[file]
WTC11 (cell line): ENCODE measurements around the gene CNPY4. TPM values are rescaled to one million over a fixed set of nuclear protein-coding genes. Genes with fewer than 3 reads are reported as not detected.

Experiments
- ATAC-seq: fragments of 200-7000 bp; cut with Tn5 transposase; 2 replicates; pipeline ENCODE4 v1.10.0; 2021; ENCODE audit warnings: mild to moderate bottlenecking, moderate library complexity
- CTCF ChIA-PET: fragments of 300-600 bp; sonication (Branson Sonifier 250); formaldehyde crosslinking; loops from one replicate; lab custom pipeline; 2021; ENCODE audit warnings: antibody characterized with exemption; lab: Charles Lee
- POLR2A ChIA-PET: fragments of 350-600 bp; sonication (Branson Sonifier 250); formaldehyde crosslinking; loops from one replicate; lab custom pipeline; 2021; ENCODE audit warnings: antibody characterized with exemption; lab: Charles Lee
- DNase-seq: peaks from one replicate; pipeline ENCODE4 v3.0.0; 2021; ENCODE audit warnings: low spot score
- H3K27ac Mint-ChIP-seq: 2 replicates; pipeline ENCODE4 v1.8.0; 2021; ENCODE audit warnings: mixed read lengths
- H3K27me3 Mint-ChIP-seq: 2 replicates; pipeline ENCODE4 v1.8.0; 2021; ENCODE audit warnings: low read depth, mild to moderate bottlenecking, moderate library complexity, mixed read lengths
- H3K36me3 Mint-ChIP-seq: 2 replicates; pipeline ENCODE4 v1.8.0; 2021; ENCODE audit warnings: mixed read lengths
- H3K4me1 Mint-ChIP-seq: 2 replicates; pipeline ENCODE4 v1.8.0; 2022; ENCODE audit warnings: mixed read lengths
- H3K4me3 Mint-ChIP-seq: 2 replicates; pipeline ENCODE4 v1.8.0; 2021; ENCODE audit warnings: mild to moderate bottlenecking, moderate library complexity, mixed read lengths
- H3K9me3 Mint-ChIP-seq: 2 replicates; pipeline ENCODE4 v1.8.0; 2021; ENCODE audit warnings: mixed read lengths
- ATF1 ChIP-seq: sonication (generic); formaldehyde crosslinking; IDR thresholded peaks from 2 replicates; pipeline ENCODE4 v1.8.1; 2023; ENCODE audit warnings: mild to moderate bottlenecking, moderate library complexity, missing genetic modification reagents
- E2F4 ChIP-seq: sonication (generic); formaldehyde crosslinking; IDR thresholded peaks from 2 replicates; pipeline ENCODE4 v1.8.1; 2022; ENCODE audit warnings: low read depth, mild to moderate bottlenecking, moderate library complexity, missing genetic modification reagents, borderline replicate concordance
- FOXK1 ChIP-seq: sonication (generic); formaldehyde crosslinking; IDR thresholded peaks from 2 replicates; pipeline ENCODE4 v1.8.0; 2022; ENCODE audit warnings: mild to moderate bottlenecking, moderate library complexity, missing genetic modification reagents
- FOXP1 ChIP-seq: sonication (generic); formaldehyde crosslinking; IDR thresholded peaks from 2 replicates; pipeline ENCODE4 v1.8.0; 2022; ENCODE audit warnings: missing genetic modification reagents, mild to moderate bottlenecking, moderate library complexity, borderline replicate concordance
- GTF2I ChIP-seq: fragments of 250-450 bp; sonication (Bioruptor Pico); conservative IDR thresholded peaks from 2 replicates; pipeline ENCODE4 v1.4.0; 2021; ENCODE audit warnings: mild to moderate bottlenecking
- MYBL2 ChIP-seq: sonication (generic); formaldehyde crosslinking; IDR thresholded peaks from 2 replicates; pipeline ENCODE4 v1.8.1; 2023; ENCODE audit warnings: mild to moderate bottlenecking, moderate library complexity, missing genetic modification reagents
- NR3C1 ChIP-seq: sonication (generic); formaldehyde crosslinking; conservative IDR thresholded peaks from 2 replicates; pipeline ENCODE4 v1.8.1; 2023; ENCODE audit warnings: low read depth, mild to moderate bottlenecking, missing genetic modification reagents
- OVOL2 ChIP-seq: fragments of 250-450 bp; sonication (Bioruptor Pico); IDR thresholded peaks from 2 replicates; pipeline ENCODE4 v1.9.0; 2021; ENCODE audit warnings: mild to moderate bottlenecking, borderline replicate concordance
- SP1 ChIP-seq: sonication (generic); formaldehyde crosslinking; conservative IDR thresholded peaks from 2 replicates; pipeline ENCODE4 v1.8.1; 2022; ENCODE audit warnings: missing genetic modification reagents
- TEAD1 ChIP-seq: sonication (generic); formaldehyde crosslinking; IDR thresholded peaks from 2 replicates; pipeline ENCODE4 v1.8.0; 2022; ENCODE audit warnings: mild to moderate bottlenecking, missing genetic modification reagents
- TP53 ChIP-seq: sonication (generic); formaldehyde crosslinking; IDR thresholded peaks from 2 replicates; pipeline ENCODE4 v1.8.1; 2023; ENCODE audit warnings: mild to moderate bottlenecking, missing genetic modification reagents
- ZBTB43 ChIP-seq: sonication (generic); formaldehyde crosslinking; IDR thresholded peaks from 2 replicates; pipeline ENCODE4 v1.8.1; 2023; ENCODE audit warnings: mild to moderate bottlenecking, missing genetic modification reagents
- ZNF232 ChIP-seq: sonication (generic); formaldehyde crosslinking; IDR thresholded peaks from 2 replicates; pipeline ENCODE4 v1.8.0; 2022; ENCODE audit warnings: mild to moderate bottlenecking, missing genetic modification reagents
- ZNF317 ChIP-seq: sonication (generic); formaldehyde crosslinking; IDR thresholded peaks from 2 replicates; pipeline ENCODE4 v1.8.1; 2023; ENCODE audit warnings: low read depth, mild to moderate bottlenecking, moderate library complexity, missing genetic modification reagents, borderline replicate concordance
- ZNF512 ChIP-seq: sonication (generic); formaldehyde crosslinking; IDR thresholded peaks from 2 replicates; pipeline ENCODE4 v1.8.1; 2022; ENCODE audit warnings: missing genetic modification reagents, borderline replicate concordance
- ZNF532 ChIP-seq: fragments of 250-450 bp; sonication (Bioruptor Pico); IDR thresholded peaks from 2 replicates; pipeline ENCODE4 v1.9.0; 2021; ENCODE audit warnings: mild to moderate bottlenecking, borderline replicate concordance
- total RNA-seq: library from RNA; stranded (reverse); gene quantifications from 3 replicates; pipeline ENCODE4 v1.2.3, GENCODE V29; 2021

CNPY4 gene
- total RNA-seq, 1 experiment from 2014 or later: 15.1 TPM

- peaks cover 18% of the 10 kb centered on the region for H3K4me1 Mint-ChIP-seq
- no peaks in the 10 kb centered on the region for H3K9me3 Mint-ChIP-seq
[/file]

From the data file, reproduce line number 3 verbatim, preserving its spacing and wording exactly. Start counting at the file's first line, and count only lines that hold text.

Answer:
- ATAC-seq: fragments of 200-7000 bp; cut with Tn5 transposase; 2 replicates; pipeline ENCODE4 v1.10.0; 2021; ENCODE audit warnings: mild to moderate bottlenecking, moderate library complexity